Chickens are one of the best choices when it comes to raising your own animals for food (along with pigs, goats and rabbits). They come relatively cheap compared to other animals, even compared to most pets. They offer you two separate sources of food- they can be used for their meat, or for their eggs. There are also some hidden benefits to having chickens- their droppings make amazing fertilizer, and chicken are fairly effective at reducing the bug and weed populations of an area. Chickens are generally a welcome addition to a farming or permaculture environment.
IS IT LEGAL TO HAVE CHICKENS?
The first thing you will need to do is find out if you’re legally allowed to raise chickens on your property. Each region will have its own laws and ordinances dealing with the subject. Generally the more property you own the less problems you will have, but there are always exceptions so be sure you’re not breaking any local laws.
Like my old, senile Grandpa Moe used to tell me, “Rambo”, he said, “make sure you choose the right chicks.” He was making a different point, but the maxim still holds true- the type of chicken you select is very important.
To get started, you can buy chickens or chicks (baby chickens) from other farmers in the area. You can also buy them at feed stores, especially around the springtime. You can also buy fresh eggs and hatch them yourself (you will need an incubator for this).
When starting out, remember less is more, as you don’t want to crowd your chickens. When buying chicks make sure that they’re healthy- look for clean beaks and feet, with no discharge from their eyes or nostrils, and make sure their breathing is clear, with no wheezing or sneezing.
If your main focus in on egg production, you’ll want to consider one of the Mediterranean class breeds such as Leghorns, Golden or Silver Campines, Buttercups, Hamburgs, Blue Andalusians or Minorcas.
If meat is your priority, consider the Cornish Cross.
If you’re looking for a nice mix between the two, consider the New Hampshire and Rhode Island Reds, Barred Rocks, Buff Orpingtons, Brahmas, Cochins, Wyandottes, and Ameraucanas.
If you’re raising chickens from birth, you’ll need your own incubator. Read this article to learn how to build your own chicken egg incubator.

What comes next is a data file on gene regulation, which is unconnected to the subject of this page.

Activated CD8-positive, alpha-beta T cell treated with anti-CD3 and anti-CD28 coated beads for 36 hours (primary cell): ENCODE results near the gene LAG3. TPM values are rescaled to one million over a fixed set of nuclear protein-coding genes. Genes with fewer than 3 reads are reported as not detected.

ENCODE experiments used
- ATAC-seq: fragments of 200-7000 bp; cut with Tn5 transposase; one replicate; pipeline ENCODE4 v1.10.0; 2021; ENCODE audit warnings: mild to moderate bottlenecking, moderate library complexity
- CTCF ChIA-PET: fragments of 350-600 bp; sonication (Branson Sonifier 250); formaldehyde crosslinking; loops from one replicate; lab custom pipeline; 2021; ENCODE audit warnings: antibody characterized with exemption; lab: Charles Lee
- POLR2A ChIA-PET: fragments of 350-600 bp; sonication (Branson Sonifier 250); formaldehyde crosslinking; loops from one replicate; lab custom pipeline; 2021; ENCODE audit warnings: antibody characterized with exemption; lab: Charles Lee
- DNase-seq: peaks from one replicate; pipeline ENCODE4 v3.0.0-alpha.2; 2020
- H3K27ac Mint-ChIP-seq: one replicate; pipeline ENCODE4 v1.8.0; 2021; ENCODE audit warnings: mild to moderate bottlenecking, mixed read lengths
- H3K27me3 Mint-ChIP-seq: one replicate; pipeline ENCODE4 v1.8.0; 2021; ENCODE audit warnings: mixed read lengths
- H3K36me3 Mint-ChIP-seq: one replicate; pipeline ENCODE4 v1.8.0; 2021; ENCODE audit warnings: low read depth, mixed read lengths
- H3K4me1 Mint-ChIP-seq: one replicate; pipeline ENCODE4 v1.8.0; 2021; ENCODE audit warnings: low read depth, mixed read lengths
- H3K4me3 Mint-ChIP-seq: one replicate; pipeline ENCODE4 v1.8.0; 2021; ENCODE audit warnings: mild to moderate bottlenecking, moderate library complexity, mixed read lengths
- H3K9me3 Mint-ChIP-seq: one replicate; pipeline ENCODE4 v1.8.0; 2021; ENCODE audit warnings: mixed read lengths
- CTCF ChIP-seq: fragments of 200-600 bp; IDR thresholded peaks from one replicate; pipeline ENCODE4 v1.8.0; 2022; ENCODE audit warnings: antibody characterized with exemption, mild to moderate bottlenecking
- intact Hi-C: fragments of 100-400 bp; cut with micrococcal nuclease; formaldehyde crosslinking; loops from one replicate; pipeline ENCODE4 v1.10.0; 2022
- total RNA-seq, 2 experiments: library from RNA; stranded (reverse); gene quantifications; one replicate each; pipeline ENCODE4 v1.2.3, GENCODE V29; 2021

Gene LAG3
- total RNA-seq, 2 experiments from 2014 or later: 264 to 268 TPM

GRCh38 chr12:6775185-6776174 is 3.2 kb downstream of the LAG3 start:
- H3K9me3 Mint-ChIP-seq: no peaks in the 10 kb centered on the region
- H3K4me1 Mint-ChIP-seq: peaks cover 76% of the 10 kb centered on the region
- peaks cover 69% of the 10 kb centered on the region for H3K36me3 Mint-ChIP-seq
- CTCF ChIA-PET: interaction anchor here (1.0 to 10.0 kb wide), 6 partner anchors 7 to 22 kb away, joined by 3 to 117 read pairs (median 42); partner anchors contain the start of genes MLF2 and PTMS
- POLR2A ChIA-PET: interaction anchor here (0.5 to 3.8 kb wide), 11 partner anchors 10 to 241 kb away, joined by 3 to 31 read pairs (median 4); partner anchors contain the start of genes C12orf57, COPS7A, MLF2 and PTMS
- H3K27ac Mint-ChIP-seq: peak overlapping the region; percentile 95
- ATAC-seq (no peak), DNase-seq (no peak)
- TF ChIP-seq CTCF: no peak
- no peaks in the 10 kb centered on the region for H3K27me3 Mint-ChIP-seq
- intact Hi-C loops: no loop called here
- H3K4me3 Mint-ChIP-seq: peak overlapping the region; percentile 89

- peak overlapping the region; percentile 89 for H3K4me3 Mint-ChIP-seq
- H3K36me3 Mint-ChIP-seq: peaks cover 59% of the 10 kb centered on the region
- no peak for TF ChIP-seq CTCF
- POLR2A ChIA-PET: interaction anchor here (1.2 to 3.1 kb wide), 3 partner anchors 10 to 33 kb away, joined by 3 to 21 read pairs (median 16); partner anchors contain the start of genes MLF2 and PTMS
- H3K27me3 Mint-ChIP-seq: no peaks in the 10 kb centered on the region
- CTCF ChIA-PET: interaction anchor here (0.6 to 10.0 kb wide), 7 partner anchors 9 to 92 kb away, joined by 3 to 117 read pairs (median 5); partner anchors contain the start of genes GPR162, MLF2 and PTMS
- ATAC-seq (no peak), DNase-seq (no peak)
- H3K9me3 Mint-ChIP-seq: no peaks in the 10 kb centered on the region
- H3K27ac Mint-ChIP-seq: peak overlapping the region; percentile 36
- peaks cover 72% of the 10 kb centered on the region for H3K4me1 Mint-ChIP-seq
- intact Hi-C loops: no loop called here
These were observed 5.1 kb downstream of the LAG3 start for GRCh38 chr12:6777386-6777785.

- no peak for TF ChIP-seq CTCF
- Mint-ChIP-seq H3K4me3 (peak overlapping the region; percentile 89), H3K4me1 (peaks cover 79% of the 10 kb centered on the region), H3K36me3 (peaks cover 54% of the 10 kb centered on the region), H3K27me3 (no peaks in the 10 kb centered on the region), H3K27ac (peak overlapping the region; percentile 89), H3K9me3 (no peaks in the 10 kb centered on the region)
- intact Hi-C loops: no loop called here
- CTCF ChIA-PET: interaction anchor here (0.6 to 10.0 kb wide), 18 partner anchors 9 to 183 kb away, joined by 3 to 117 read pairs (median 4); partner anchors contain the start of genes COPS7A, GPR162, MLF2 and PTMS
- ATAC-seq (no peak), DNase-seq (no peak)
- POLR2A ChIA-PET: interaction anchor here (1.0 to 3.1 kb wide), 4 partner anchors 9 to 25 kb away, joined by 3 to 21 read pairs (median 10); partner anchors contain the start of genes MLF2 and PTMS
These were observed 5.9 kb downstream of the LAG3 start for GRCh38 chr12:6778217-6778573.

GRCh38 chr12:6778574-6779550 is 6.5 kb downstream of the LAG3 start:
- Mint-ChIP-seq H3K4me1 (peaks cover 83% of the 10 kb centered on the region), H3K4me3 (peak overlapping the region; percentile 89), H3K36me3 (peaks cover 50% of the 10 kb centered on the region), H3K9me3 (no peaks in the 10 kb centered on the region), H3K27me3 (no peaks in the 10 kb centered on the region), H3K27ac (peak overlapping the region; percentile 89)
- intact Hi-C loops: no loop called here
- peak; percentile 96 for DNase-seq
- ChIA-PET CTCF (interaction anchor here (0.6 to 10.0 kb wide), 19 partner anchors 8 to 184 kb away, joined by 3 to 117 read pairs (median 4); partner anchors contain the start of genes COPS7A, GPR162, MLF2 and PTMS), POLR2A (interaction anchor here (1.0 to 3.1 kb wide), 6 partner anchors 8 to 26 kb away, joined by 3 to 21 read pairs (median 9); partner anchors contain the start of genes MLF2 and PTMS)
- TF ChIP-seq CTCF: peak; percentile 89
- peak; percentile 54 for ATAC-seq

During the first 2 months of a chick’s life, their living conditions can be pretty simple- a cardboard box or rabbit cage will suffice. Use pine shavings on the floor, with the temperature of 100 degrees, gradually decreasing by 5 degrees or so every week. Chick crumbles and a waterer will be enough to feed them. Medicated crumbles will help avoid stomach parasites that can wipe out your chick population. Your chicks should have ample time being outside and playing with people, so they can get comfortable with the outdoors and humans.
After 2 months or so, when your chickens have grown out their feathers, it’s time to move them into a chicken coop. You’ll want 2-3 square feet of room within the coop for each chicken, as well as 4-5 sq/ft of outdoor space for the chickens to roam. Cover the floor of your coop with pine shavings. Have a feeding area with a waterer where the chickens can eat. Chicken pellets and chicken scratch are the meal of choice for chickens, with occasional vegetables and bugs thrown in there as a treat.
Check out this article to learn how to make your own chicken coop.
Check out this article to learn how to make your own chicken feeder and waterer.
PROTECTING YOUR CHICKENS
Anyone raising chickens will inevitably face the age-old issue of how to keep them safe. Chickens out in the open will have many natural predators, such as foxes, coyotes, racoons, etc. Many of these can jump over high fences or dig underground. The best defense is to bring your chickens into a secure area at night, as most of their predators tend to be nocturnal. If you want to have your area secure at all times, consider a high fence, with chicken wire buried underneath, and some big dogs. These precautions will help protect against most of chickens natural predators (especially the dogs).
Also make sure your chicken coops are clean, to avoid the spread of things like mites, lice, or bacterial and viral infections.
Good luck and stay prepared!